Now, the business buying process also starts with need recognition, followed by development of product specifications. The company prepares a request  for proposal to elicit expressions of interest or bids from potential suppliers. It selects one or more suppliers, issues purchase orders and monitors the quality of the products supplied. Critical success factors in the business market include customization capabilities, quality, performance, ease of use and personal relationships.

Punch line: Pre-empt reactions of the different people in this process right at the beginning and act accordingly.




EVP injection moulding

There is a major shake-up occurring in the plastic manufacturing industry. The change is happening remarkably quickly across the world for converters and brands alike. It has been a watershed year for the plastics industry. Globally the noise around plastic pollution has increased, and recently there has been key decisions made by governments, brand owners and the industry at large. But this is not the end for the industry. In fact, most industry players are supporting the proposed initiatives. For the most part industry, governments and civil society are aligned on the desire to see a dramatic reduction in the amount of plastic that ends up as a pollutant.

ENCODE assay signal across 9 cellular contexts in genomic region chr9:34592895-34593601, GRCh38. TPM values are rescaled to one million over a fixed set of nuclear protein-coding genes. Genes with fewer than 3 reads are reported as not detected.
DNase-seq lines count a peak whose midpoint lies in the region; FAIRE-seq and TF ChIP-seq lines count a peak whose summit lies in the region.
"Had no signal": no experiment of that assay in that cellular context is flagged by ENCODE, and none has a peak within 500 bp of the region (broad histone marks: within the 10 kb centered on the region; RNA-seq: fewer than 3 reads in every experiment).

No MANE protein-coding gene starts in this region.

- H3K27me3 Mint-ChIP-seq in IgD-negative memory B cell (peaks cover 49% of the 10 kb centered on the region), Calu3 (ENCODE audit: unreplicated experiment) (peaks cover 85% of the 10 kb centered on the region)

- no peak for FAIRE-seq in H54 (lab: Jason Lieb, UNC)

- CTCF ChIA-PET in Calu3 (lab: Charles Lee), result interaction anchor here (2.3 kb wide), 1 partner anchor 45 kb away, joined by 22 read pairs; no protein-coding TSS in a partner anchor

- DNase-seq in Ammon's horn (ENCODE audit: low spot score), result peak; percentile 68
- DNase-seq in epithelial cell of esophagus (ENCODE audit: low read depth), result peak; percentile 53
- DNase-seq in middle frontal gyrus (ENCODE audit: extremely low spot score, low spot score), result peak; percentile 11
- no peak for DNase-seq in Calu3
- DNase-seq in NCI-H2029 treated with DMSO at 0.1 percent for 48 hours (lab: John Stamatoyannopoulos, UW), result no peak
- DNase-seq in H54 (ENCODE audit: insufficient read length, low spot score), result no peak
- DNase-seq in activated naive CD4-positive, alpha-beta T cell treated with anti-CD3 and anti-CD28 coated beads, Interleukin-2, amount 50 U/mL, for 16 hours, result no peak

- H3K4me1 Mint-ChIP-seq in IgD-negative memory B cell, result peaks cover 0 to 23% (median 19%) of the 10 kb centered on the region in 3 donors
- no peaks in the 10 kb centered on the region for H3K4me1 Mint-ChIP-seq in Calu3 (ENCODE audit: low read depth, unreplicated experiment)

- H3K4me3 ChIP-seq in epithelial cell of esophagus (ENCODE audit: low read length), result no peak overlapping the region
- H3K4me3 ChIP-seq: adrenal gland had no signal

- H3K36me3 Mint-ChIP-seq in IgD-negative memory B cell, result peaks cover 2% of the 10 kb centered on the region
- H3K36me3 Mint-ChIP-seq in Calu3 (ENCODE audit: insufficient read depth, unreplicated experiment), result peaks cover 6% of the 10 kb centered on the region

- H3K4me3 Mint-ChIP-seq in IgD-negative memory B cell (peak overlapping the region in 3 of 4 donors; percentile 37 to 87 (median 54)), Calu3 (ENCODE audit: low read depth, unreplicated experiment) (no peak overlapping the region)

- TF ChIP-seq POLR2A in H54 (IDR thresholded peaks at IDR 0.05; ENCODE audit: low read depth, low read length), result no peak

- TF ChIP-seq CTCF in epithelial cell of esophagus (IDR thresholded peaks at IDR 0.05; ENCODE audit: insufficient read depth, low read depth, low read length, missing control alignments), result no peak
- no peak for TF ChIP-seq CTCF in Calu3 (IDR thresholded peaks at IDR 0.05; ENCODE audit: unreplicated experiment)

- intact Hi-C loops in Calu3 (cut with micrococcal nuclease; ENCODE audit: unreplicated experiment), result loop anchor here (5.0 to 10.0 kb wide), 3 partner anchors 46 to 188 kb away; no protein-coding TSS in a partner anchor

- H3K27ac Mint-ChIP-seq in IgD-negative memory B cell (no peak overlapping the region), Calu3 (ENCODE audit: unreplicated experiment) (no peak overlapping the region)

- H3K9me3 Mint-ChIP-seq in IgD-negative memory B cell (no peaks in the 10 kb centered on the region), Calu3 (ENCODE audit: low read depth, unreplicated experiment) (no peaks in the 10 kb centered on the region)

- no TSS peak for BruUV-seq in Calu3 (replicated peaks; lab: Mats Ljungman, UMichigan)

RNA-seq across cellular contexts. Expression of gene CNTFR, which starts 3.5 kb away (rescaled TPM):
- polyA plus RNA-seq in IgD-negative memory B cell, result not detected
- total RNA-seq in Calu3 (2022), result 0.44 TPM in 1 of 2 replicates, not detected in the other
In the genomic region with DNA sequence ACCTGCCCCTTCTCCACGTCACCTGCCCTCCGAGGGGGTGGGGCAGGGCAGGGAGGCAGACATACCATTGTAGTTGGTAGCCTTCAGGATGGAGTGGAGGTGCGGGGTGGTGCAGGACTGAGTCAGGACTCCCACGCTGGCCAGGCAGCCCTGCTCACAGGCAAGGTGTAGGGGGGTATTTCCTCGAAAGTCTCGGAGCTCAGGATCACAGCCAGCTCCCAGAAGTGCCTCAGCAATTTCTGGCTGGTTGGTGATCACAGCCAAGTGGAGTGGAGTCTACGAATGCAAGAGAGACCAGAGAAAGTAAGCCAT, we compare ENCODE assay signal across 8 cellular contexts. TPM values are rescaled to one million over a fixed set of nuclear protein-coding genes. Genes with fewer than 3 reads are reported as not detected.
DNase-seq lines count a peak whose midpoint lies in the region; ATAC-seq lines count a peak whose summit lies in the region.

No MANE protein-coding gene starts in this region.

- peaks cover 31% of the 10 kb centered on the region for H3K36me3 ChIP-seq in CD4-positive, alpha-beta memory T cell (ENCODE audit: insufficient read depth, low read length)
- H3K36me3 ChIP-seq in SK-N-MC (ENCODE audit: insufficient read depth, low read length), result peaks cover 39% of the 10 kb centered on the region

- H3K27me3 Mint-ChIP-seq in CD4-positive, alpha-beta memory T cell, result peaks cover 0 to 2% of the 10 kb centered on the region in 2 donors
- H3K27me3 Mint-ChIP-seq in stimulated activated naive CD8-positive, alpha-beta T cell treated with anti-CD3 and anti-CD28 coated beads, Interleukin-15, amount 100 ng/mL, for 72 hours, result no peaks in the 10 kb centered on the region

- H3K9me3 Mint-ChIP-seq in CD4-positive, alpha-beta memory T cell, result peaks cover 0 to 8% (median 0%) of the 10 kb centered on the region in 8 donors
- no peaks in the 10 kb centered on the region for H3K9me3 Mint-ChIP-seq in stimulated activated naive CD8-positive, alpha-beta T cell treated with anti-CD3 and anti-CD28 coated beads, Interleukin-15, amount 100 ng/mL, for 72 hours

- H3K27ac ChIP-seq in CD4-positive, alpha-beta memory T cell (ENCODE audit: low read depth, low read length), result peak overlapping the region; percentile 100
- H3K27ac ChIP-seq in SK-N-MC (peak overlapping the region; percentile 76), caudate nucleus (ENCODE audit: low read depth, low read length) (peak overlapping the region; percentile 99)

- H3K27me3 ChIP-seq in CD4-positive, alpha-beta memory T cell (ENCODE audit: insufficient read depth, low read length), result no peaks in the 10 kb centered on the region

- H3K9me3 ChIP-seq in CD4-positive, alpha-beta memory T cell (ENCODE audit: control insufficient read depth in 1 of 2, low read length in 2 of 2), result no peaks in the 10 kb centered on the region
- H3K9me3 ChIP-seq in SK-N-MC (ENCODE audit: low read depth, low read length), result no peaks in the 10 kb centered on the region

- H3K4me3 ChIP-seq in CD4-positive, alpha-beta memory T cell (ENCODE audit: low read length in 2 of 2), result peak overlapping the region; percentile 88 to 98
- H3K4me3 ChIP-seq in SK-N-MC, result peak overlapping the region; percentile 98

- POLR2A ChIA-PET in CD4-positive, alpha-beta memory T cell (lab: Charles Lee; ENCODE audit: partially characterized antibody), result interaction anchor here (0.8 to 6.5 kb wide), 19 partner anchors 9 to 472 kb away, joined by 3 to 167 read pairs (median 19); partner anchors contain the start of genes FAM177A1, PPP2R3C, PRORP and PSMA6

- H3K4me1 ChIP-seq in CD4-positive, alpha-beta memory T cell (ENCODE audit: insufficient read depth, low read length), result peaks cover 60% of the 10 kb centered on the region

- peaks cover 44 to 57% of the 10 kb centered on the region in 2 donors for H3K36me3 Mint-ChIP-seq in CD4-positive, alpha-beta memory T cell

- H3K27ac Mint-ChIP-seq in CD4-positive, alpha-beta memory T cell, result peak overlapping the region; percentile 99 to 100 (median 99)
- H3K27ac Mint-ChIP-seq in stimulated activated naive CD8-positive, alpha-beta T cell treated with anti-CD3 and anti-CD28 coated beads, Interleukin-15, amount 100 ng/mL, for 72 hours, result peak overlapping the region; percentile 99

Trends in how to make plasticware appealing to the environmentally conscious consumer

Step 1

Eliminate the production of unnecessary polluting items or replace them with more environmentally-friendly solutions, i.e. straws, earbuds, plastic fast food containers and plastic cutlery.

Step 2

Move away from necessary, but ‘not easily’ recyclable items. It’s more difficult in cases where the requirements of product protection includes the use of complex barrier films, which make recycling difficult. It also requires collaboration and an openness to innovation

Between the converters who make the material, and the brand owners who demand the use of, or performance that these materials provide.

A good example is the reduction in the use of colors in beverage and home care bottles.